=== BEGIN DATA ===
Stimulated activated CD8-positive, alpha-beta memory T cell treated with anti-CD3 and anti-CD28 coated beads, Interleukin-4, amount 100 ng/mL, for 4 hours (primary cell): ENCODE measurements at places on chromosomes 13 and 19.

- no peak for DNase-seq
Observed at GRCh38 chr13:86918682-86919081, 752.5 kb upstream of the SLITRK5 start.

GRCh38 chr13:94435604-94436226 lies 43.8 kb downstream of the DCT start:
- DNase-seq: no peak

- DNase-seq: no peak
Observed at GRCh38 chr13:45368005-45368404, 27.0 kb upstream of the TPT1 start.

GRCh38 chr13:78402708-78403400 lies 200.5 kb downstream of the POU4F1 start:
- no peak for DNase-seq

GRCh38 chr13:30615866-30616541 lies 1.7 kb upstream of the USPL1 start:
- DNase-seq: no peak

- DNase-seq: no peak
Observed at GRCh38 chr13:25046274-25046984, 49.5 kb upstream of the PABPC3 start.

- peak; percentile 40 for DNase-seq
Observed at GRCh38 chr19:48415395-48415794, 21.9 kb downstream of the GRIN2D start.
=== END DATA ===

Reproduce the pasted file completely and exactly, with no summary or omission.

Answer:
Stimulated activated CD8-positive, alpha-beta memory T cell treated with anti-CD3 and anti-CD28 coated beads, Interleukin-4, amount 100 ng/mL, for 4 hours (primary cell): ENCODE measurements at places on chromosomes 13 and 19.

- no peak for DNase-seq
Observed at GRCh38 chr13:86918682-86919081, 752.5 kb upstream of the SLITRK5 start.

GRCh38 chr13:94435604-94436226 lies 43.8 kb downstream of the DCT start:
- DNase-seq: no peak

- DNase-seq: no peak
Observed at GRCh38 chr13:45368005-45368404, 27.0 kb upstream of the TPT1 start.

GRCh38 chr13:78402708-78403400 lies 200.5 kb downstream of the POU4F1 start:
- no peak for DNase-seq

GRCh38 chr13:30615866-30616541 lies 1.7 kb upstream of the USPL1 start:
- DNase-seq: no peak

- DNase-seq: no peak
Observed at GRCh38 chr13:25046274-25046984, 49.5 kb upstream of the PABPC3 start.

- peak; percentile 40 for DNase-seq
Observed at GRCh38 chr19:48415395-48415794, 21.9 kb downstream of the GRIN2D start.